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Help! I've Lost My Job

 

Losing your job can be even more devastating than a relationship break-up.  Not only can it trash your self-esteem – it can also threaten your lifestyle and your home.  Those you love may be let down and your status may be lost.  High-flyers may suffer much worse than people who have low-paid jobs because they can have more to lose and less support.  Suicide is comparatively frequent at such times, as shock, fear and despair take over.  Don’t go there!  There is life after unemployment, and you can in fact build something better.

 


SHADOWS FROM THE PAST

 

If you grew up being told you weren’t good enough, put down, ignored or treated harshly, you may have made up for this by shinning up the corporate ladder, as if to show the world what you can do.  But however successful you may become, the vulnerable child within you never truly feels secure, and deep down your self-doubts remain.  If you lose your job it can feel like all those negative voices from way back are right, and it is easy to feel worthless.  But unemployment is just that – unemployment.  Welcome to the world of millions of people!  Do not ‘awfulize’ your position.  Recognize the fact you are probably not seeing things clearly and give yourself time to calm down.

WAS IT SOMETHING YOU DID?


You may find yourself in this position through no fault of your own.  Maybe redundancies were inevitable.  If so, you must work at not taking this personally.  It’s hard, but it’s life.  You wouldn’t see bad weather on a journey as a sign of failure – you’d just put on your waterproof and keep going.  Unemployment is just one of life’s rainy days, and it will pass.  If you made mistakes, that’s tough, but you are in good company for no successful person ever got there without messing up many times along the way – it’s how you learn.  Even if you’ve done something seriously bad, think about all those who have been in similar positions, such a great generals, politicians and captains of industry, and who have gone on to wonderful achievements later – maybe set aside an hour or two to look a few up on the Net, list them along with what they did after they went wrong.  Use them as inspiring role models, pick yourself up and try again.

YOUR UNEMPLOYMENT GUIDE.


Follow these points to make your situation manageable – and temporary!


•    As soon as you lose your job tell everyone!  The stress of going it alone is too great and the pressure of striving to find a new job before anyone finds out is counter-productive – if you’re desperate prospective employers will pick this up at interview.  You need all the support you can get from everyone, on all levels.  Besides, the more people who know you’re now available the greater the chance of someone offering you a job.
•    Address financial matters immediately.  If you have debts, contact your creditors and negotiate time for yourself – usually companies are cooperative.  If you are overwhelmed, take advice, for instance with the CAB – you will be surprised at the options you have. 
•    Face facts.  If your lifestyle has been lavish, you and those you love will have to make cuts, and these may be drastic.  However, they will be temporary, if you are positive and determined.  Trying to go on as if nothing has happened will only increase the strain.  Turn the changes you have to make into an adventure – children can be very resilient.  And prioritise.  Maybe the flash car has to go but there will be ways to keep adored pets.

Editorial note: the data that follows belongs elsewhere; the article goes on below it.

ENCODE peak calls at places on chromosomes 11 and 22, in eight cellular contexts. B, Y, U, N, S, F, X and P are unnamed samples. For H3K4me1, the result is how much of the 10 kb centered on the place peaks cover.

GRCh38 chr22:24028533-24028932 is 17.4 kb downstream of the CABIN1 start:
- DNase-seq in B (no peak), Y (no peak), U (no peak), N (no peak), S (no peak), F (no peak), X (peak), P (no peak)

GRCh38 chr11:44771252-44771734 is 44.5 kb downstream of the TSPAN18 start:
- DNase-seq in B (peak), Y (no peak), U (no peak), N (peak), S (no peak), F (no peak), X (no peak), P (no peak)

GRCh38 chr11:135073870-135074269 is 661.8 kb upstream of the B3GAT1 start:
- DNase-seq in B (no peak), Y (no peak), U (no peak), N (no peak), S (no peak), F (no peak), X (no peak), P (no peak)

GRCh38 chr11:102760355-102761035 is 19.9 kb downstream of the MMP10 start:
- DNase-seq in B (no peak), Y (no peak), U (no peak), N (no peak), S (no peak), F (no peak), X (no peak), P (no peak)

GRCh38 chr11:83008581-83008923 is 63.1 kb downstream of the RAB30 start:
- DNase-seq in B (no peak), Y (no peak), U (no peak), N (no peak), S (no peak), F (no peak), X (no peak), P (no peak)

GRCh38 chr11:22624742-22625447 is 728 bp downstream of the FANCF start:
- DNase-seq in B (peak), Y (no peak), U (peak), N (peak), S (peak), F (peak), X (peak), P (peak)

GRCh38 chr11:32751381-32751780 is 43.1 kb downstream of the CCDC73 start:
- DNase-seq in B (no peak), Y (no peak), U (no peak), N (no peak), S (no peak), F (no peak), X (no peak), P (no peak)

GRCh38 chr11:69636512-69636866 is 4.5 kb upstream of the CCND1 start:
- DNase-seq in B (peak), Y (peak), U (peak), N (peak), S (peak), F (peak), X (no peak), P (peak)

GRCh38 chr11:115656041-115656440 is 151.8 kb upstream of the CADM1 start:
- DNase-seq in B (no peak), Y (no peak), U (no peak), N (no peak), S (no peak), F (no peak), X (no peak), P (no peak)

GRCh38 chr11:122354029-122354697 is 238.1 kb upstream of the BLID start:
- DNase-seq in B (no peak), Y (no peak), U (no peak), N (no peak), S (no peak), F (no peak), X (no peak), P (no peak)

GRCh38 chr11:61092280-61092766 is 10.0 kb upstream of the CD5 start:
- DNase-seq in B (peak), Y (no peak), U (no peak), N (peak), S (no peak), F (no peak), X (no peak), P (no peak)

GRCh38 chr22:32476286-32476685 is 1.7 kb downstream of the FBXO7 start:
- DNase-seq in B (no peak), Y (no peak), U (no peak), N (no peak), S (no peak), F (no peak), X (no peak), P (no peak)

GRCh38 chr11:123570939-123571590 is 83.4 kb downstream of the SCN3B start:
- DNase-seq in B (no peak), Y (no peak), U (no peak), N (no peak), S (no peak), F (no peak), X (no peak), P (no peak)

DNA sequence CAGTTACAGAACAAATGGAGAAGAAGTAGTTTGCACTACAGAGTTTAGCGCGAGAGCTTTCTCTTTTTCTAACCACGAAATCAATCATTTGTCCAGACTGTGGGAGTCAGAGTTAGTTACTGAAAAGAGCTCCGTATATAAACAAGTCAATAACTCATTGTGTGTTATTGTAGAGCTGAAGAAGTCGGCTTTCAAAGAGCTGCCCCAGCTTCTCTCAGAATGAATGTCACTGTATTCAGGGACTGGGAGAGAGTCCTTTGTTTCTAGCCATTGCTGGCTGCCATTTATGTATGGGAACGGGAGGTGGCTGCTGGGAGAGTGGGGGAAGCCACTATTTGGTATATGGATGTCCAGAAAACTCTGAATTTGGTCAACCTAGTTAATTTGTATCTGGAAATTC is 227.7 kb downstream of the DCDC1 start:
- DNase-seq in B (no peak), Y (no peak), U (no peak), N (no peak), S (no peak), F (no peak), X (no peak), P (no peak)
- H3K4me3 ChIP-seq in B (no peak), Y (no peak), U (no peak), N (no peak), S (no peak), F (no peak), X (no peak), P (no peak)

•    Be resourceful.  A friend of mine whose work was cut made £750 during her first month of redundancy by selling things she no longer needed.  This turned into a small business that helped her get through until she was busy again.
•    Think outside the box.  Maybe you can do several part-time jobs, at least for now, to keep things ticking over.  Or possibly you could go self-employed.
•    Don’t be proud.  Any job that you can do is better than no job.  Any employment is honourable, so hold your head high and get on with it.
•    List all the good things about losing your job.  Maybe you were in a rut, frustrated, bored, under-achieving or stressed and pressurized.  Let yourself have some peace. .
•    Consider re-training.  Maybe this is your call to do something you always wanted to do.
•    Review your life.  Have you got into the habit of doing things that aren’t right for you?  Have you been expressing your talents, or doing your job because you ‘ought’ to?   This is a wake-up call, and maybe you can now change direction
•    Turn finding a job into a job.  Every day make sure you are up, dressed and ready to tackle the day.  Make phone calls, send emails, but also visit places that might offer employment – there’s nothing like a friendly face to impress people who may want to hire you.

However bad you may feel, there will be good times ahead and this will make you a stronger and better person.  At times the clouds are bound to gather, but remember our helpful and encouraging readers at The Circle are always there with good advice and wider perspectives, so don’t hesitate to put in a call and feel better!

PUBLISHED: 01 September 2014

 
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